Back in the 1990s, a band called Fields of the Nephilim tried to get
some attention by pretending to be evil, glowy-eyed cowboys. I didn't follow their career,
but in the wicked spirit of this season of dark cheer and eerie good-will towards men, I
honestly hope the supernatural ranchhand schtick worked out for them. I've used an image
of their first album as the logo for this dual review of Gunman Chronicles and Alice mainly because it
was the only thing that popped up when I typed "edgy cowpokes" into Alta Vista.
If you're thinking that it's quite a stroke of luck that Nephilim's debut album was called
you're also wondering why they chose to write the title in a Battlestar Galactica font, I
should probably mention that I put that part in there myself, using our new recurring
JeffK-esque character, The Battlestar Galactica Font. You can look forward to more of its
wacky antics later this year.
The reason I was looking for something that combined the Old West
with gloomy edginess is that Gunman Chronicles is a commercial Half-Life mod about space
cowboys, Alice is a
brooding meditation on jumping puzzles, and I plan to review both of them at once.
As per usual, we didn't play much Gunman Chronicles. It starts with a tram ride, just
like Half Life. We didn't time it, but, subjectively, the ride goes on for about half an
hour. I know what you're thinking: The tram ride in Half Life was good, so one that's ten
times as long must surely be ten times better! I can't argue with that logic. I even
worked the numbers on a graphing calculator. All I can say is that the math does not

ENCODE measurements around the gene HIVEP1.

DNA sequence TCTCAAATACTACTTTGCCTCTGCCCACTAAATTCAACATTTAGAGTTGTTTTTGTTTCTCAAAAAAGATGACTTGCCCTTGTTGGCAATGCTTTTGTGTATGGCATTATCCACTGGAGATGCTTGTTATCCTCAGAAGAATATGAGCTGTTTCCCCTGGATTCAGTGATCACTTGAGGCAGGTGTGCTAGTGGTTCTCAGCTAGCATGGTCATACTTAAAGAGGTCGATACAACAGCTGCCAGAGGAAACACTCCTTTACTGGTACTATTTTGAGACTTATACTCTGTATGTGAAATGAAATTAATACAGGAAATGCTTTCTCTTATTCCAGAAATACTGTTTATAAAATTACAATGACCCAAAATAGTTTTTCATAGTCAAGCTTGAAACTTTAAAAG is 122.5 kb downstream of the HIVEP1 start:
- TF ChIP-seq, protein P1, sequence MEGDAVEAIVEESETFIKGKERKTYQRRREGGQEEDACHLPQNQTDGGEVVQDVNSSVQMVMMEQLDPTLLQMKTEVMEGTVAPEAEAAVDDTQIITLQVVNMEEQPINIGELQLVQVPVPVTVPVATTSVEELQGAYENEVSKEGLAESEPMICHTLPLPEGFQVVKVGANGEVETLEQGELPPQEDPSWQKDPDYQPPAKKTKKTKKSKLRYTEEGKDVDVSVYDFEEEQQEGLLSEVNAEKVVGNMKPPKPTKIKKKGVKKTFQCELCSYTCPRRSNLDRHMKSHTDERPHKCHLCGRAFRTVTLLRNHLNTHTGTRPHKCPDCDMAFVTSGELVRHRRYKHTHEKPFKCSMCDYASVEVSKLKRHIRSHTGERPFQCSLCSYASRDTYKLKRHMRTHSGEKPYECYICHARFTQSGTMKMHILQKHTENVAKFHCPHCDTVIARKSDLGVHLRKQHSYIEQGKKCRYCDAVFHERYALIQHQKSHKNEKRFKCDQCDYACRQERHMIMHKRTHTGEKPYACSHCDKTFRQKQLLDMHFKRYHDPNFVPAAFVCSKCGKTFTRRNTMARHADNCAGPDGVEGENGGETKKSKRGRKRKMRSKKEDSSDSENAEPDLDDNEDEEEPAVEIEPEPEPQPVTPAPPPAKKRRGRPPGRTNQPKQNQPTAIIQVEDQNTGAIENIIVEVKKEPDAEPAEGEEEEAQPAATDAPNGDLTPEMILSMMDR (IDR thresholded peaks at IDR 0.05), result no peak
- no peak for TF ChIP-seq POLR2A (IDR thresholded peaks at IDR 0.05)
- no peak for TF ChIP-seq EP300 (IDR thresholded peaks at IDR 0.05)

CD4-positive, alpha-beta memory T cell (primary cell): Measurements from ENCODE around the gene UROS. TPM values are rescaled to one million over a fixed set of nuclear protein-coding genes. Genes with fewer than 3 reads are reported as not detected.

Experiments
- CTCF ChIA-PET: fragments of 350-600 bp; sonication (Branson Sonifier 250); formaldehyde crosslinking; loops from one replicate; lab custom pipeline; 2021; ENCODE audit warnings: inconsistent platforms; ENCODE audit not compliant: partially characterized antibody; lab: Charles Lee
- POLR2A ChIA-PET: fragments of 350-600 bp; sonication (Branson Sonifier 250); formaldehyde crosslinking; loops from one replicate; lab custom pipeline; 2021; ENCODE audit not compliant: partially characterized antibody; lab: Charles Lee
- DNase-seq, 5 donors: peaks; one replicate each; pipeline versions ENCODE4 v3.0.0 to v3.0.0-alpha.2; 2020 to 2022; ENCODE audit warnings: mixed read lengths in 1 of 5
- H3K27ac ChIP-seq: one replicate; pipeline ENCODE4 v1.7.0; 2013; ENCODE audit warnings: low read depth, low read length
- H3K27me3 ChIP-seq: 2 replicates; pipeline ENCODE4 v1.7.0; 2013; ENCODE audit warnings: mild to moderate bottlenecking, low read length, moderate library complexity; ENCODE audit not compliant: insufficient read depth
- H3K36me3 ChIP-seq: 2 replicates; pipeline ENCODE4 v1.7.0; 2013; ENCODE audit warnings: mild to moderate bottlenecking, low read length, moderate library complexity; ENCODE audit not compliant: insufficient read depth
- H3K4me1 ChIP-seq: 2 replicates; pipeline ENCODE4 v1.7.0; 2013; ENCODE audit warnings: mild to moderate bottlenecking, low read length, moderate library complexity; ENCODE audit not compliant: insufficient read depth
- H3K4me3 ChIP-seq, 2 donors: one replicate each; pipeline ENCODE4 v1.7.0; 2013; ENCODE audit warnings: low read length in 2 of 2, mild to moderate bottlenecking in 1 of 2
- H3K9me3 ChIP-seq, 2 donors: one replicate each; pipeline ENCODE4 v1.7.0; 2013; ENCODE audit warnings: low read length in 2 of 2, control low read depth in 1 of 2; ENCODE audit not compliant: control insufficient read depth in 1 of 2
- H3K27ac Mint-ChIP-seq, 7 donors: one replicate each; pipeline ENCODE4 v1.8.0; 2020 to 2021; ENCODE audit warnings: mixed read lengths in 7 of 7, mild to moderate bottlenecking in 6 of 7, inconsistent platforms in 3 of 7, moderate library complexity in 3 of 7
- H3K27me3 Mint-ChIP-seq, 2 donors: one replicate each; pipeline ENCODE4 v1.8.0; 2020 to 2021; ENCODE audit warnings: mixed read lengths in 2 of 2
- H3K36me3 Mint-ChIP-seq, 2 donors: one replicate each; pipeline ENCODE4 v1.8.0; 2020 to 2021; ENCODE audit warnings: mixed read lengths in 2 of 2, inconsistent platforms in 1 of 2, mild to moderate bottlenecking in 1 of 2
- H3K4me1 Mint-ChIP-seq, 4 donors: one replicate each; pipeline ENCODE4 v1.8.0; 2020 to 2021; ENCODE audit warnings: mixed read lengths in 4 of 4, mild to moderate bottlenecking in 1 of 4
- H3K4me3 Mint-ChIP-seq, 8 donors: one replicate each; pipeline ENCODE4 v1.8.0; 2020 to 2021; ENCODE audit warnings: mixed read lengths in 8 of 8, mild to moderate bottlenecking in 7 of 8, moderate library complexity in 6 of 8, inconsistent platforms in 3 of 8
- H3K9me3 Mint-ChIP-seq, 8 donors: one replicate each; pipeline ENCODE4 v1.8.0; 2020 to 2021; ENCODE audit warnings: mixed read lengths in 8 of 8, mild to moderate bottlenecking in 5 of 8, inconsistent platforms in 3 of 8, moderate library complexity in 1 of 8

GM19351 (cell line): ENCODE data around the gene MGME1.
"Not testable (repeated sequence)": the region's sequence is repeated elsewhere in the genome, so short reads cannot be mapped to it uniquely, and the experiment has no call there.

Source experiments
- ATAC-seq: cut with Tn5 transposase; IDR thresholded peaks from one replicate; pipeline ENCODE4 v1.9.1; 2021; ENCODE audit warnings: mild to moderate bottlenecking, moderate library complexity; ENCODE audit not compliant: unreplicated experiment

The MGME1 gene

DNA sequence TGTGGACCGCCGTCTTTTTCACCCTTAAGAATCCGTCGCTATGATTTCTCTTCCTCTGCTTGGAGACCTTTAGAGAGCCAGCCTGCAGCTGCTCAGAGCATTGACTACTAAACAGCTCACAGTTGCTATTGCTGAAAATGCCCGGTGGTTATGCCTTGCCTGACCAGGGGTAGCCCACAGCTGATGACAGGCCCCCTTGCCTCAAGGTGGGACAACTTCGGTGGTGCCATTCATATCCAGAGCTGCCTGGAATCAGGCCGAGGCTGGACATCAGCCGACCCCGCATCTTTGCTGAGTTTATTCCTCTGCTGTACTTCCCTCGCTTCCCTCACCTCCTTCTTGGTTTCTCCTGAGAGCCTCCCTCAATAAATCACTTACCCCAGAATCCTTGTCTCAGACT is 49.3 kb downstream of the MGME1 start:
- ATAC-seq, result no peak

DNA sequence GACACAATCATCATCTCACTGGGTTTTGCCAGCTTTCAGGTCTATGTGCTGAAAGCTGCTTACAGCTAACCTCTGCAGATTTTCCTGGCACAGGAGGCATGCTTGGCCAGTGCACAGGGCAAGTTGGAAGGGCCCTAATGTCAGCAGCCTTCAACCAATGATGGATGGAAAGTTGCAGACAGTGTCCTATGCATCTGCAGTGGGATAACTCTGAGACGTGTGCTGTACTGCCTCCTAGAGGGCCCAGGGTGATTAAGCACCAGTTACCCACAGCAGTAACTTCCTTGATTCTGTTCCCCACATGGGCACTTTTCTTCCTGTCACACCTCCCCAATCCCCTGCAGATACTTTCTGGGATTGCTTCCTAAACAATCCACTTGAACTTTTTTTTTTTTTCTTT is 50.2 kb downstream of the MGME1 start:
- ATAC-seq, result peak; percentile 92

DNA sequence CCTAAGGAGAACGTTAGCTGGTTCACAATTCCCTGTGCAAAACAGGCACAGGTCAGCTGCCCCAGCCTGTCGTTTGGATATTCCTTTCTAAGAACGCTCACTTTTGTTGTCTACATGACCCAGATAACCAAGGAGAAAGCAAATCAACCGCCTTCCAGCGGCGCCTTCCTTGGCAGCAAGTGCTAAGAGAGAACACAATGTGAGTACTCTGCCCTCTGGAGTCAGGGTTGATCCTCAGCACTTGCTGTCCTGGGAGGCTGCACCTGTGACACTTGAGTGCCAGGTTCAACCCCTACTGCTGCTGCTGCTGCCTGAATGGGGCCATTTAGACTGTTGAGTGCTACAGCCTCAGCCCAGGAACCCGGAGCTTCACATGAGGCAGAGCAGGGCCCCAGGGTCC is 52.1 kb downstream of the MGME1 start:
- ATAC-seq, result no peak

correspond with our experience. Still, there's more to a modern game than its initial,
unskippable tram riding section - assuming you play it for more than thirty minutes. For
instance, there's the graphics. From what we saw, Gunman Chronicles art-direction is a
cross between Half-Life and big purple splotches.
But a few purple splotches never killed anybody, other than all the grown ups in that
one episode of Star Trek. We stopped playing Gunman Chronicles not because it was ugly or
wasn't any fun, but because of the clear incompetence of our space cowboy commanding
officers. In the first mission, you get sent down to a planet as part of a military
detail. Here's a screenshot I took just after touchdown:
It's kind of hard to see, but those are my squadron's two dropships in the distance,
surrounded by my squadmates. The interesting thing to note here is that the only weapon HQ
decided to give me is the one pictured in the upper right corner of the screenshot. That's
right - confronted with the prospect of having to repel an alien invasion, the best plan
Space Command could dream up was to send me down with a knife. Granted, it's one of
those larger Rambo-style knives that you can get in the martial arts store at the mall -
along with a ninja outfit that actually has the word "ninja" written on it - but
that didn't make me or especially Chet feel any better about our side's chances of winning
the war. To make matters worse, we later discovered that most of the other soldiers had
guns, which opens up the whole issue of who knows who, and, on the other hand, favoritism.
Maybe it's all part of some complex political subplot. We never found out.
When faced with insurmountable odds, we take our cue from the black people in Bowery Boys
haunted house comedies when they're faced with spooks - we scream
"ooooooooooooooooooo" then run the other way. So that was that for that game.
People we trust have told us that Gunman Chronicles gets much better as it goes along.
If you're a fan of games that get better towards the end, check it out! We should probably
also mention that the game was made by a group of talented underfunded semi-amateur kids
from across the globe, some of whom are probably terminally ill. It's not the most
professional piece of work we've ever seen, but I noticed over at Gone Gold that - if you include a ten dollar rebate -
it's $9.95 at CompUSA this week. For ten bucks, you may as well skip the reviews, buy the
goddamn thing and find out for yourself. If enough of you tell us it's good, maybe we'll
play it some more.